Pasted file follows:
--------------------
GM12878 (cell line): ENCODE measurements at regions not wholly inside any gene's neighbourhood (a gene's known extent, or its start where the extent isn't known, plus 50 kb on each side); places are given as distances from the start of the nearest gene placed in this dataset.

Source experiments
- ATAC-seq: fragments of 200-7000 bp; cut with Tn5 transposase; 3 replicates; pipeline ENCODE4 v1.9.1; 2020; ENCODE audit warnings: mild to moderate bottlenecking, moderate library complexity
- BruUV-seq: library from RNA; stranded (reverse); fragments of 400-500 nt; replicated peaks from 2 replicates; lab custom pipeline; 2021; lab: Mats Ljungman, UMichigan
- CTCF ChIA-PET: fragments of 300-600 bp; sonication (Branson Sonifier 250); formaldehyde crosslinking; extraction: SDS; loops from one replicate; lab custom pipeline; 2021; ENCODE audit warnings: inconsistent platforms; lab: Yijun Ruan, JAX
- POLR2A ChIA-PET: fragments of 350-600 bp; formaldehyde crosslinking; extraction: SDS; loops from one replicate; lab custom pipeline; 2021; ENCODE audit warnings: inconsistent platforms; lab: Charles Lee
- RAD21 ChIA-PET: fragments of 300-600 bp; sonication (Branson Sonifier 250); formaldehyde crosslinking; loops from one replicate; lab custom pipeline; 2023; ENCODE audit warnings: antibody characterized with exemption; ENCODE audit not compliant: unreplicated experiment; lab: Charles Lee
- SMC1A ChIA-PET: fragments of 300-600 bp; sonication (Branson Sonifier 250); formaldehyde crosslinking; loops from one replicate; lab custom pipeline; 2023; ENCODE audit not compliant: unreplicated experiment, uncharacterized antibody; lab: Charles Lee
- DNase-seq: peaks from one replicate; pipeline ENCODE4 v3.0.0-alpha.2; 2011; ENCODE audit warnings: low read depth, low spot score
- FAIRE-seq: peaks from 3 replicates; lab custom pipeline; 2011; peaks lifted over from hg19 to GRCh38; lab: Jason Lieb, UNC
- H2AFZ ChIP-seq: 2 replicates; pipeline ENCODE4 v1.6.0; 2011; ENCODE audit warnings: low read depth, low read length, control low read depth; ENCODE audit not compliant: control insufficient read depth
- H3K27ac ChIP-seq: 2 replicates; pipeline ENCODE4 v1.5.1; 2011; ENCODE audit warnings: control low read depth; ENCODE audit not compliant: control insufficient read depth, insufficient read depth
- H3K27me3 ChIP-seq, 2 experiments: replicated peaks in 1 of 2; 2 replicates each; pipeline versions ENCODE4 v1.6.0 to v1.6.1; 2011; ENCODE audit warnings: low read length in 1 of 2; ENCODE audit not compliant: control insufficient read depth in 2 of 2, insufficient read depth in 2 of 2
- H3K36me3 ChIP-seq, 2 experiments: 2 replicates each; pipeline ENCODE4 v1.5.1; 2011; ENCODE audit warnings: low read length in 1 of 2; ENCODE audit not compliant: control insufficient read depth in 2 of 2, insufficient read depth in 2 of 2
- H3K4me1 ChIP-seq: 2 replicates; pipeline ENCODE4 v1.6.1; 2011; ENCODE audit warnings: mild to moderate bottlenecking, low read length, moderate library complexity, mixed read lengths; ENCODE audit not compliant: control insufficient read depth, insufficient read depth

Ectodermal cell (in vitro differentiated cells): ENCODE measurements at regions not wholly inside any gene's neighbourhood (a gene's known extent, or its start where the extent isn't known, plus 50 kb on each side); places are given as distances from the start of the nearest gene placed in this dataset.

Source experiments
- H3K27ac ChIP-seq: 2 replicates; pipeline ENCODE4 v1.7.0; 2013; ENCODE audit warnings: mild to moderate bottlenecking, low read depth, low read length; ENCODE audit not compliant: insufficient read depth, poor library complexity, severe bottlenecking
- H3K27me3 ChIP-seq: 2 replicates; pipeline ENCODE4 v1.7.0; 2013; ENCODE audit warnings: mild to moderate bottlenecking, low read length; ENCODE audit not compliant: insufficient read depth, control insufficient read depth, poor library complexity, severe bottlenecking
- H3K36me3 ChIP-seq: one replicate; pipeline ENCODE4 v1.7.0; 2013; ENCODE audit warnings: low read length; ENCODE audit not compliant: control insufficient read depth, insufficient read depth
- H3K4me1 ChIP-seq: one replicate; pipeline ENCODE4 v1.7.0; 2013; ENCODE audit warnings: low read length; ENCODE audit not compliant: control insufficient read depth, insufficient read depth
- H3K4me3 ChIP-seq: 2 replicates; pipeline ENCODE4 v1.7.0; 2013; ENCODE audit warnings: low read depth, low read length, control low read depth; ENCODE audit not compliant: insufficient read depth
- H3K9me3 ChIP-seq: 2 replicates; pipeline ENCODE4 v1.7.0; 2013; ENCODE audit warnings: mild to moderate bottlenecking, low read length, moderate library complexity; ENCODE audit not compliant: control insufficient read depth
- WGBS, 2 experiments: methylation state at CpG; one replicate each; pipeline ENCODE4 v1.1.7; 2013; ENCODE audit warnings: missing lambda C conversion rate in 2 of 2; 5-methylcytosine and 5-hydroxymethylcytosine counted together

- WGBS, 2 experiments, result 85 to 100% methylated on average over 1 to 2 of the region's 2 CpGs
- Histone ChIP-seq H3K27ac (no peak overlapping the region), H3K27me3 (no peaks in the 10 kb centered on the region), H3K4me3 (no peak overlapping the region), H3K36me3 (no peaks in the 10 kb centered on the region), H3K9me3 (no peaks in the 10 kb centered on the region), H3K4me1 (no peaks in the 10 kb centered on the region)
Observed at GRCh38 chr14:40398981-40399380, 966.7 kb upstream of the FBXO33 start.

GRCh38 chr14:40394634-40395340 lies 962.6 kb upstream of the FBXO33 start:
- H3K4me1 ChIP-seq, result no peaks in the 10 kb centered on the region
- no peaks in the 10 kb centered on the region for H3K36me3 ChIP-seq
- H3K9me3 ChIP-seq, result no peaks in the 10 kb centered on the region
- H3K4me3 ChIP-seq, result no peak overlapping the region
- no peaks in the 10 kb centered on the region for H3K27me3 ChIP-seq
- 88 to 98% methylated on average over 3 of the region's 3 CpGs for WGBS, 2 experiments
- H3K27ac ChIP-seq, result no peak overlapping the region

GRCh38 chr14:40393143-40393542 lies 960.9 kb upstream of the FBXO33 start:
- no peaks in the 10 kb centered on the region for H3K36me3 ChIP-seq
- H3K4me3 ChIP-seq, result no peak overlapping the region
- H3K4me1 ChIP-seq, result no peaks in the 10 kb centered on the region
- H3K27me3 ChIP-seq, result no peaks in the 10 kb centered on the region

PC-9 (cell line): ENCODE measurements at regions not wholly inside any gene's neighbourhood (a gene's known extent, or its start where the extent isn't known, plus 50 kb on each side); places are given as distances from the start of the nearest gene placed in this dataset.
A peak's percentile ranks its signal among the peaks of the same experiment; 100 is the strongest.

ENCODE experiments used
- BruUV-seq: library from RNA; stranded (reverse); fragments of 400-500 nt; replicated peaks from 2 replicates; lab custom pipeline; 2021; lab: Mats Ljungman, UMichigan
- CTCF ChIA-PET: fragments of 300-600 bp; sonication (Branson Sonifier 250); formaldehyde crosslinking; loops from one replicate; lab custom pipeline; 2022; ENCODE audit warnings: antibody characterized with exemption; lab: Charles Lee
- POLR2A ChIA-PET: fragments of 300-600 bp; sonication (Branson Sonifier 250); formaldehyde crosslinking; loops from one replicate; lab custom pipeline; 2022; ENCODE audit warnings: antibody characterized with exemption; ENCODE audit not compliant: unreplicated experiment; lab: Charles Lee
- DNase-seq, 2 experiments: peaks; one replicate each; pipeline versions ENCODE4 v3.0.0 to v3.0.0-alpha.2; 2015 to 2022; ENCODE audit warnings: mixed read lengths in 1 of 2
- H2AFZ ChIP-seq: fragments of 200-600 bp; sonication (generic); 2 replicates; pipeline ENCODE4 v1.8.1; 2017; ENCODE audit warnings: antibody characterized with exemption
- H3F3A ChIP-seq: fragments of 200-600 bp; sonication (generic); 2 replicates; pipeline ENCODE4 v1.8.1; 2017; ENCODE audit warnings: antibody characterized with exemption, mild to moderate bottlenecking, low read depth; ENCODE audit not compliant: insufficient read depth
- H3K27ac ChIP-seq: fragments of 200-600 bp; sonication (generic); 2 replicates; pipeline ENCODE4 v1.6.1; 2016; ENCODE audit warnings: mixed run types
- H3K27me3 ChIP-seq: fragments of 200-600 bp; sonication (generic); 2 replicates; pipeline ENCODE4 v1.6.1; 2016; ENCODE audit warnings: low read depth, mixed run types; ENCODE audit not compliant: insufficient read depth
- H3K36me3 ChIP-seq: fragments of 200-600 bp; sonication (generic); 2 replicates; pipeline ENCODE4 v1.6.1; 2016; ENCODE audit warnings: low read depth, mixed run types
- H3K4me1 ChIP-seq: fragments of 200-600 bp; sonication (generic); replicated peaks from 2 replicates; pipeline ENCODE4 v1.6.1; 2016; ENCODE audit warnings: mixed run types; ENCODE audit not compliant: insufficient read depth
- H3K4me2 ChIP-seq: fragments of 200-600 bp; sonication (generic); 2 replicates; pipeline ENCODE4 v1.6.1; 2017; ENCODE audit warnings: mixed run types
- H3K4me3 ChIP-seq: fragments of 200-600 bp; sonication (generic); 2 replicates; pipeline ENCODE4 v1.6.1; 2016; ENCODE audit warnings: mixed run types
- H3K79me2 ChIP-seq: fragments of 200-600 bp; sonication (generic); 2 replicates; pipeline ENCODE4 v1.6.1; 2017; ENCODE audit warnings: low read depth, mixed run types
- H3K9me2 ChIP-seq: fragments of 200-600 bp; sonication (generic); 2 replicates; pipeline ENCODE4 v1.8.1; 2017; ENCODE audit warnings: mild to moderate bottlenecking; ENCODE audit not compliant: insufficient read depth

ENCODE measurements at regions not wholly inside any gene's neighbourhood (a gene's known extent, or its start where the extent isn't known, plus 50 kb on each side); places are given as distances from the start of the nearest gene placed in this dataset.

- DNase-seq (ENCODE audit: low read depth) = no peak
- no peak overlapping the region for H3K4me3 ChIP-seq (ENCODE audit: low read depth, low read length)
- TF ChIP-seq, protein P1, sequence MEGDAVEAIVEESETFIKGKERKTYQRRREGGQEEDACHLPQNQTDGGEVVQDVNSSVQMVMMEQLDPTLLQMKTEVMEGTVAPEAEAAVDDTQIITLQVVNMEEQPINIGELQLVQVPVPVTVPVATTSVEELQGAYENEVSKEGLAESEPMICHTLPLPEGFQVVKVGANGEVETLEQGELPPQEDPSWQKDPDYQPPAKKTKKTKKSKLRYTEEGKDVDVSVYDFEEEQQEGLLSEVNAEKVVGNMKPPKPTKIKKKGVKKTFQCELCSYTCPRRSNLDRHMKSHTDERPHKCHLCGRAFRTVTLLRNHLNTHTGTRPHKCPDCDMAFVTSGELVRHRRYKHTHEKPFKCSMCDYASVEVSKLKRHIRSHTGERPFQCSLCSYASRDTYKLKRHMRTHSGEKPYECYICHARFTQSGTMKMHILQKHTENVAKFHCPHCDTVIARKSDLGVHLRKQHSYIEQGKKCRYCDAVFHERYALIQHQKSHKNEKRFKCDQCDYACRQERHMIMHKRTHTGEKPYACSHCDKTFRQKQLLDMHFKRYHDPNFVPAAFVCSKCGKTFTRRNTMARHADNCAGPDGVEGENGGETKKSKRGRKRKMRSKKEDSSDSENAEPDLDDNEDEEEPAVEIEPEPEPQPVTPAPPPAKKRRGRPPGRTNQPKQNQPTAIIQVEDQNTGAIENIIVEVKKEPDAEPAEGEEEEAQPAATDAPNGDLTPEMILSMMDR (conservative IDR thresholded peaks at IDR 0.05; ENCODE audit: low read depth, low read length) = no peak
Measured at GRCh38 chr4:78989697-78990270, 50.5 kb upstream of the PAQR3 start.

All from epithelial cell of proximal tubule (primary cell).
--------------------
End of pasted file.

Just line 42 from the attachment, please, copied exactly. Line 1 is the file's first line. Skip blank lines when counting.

A peak's percentile ranks its signal among the peaks of the same experiment; 100 is the strongest.